- The shrew species recently discovered in Narcondam in Andaman and Nicobar Islands is about 10 cm long.
- The Geological era that we live in is called the anthropocene. This is because of the global impact that humans and their activities have made after they evolved.
- A notable effect of changes seen in the anthropocene has been a rapid increase in the rate of extinction of other species.
- However, skeptics of climate change keep pointing to the large discrepancies in the extinction rates published by various researchers.
- The online magazine, Yale Environment 360, has reported a range of 24 to 150 species lost per day. Either of these numbers is alarming.
- A total of about 1,000 species of animals have been actually documented to have gone extinct in the last 400 years.
- In India, a few groups (at the IISc Bengaluru, University of Delhi, Kerala Forest Research Institute, etc.) have made stellar contributions to lists of new discoveries.
Looking for new species
- Finding new species can be a painstaking work. Many new species are found in biodiversity hotspots that are heaven for snakes and mosquitos, but are not very hospitable to humans.
- Scientists from the Zoological Survey of India (ZSI), Kolkata found a new species of shrew on the island of Narcondam, a part of the Union Territory of Andaman and Nicobar Islands, and named it crociduranarcondamica (Scientific Reports, 2021). This shrew is found nowhere else.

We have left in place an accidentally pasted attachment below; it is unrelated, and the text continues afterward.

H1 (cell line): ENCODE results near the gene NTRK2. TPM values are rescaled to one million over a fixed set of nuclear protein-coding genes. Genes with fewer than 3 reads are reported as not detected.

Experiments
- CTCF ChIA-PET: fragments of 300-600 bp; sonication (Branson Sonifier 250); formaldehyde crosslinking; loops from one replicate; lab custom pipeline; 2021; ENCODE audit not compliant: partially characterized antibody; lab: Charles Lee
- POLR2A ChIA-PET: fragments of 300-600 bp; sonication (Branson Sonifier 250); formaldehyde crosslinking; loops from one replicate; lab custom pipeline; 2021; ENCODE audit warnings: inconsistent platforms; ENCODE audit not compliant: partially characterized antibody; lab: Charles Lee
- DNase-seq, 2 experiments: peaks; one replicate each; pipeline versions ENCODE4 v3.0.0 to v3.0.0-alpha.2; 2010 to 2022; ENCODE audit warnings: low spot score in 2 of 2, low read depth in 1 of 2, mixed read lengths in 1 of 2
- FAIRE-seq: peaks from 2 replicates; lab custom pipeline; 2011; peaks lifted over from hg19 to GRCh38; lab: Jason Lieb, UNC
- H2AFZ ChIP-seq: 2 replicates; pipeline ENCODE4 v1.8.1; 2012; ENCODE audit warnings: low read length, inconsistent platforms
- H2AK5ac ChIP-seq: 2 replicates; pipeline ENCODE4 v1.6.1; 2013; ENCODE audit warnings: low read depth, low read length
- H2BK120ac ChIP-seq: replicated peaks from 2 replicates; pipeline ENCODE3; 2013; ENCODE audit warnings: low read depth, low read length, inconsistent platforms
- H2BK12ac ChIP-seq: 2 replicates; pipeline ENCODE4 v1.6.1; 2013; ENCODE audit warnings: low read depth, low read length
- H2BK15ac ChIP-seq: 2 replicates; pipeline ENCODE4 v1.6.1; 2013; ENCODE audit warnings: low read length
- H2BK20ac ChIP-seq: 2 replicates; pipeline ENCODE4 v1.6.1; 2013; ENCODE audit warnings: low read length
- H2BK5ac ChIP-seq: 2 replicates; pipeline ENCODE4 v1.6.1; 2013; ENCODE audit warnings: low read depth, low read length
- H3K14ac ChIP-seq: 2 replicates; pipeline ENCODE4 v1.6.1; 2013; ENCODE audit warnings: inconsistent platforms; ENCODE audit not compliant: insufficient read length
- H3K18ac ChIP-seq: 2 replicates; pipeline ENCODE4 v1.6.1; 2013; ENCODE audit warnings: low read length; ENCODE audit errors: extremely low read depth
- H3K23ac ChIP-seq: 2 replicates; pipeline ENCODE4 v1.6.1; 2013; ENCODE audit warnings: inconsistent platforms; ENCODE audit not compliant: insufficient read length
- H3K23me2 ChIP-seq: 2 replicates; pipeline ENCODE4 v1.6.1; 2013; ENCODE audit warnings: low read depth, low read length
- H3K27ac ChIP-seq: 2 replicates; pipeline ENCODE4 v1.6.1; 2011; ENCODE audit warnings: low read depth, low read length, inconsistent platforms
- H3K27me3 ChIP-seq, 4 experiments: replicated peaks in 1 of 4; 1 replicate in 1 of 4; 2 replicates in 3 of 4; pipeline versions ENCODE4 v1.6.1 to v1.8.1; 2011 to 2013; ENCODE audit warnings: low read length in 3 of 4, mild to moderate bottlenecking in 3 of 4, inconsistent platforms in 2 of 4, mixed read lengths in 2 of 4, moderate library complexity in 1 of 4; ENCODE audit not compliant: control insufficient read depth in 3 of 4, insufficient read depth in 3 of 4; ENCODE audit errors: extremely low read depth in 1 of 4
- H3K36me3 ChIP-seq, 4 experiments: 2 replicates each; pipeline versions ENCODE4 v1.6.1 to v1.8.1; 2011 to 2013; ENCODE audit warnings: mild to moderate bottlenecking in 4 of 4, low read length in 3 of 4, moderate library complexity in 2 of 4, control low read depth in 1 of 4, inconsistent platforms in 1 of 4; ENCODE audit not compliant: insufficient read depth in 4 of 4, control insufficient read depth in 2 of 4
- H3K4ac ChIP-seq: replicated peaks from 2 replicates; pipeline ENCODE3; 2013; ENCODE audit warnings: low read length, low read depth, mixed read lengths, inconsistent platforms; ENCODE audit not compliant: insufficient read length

- Narcondam is a small island and has a dormant volcano. Nearly all of it is densely forested.
- Shrews earned an undeserving, ill-tempered reputation in a work of Shakespeare. But the animal itself is rather secretive.
- They are small in size; our own recent discovery being about 10 cm long. Their hearts can beat at 1,000 times per minute.
- The accelerated extinction of life forms has led to major initiatives to sequence as many species as possible.
- There is a hope that with scientific advances, we may have ‘Jurassic Park’ scenarios where at least some extinct life forms are brought back to life.
- At a more prosaic level, comparing genomes can provide clues for the betterment of human health. A regularly updated Wikipedia list of completely sequenced genomes lists 100 bird species and 150 mammals. Many more are needed.
The Nicobar treeshrew
- It is, therefore, heartening to know that the laboratories of the ZSI have published the mitochondrial genome sequence of another rare mammal endemic to the Nicobar Islands — the Nicobar treeshrew (Scientific Reports, 2022).
- Treeshrews are not really shrews; more closely resembling squirrels. They are considered to be promising models for the study of influenza H1N1 and Hepatitis virus infections.
- Let us hope that the ZSI will sequence the whole genome of the Nicobar treeshrew soon.
SOURCE: THE HINDU, THE ECONOMIC TIMES, PIB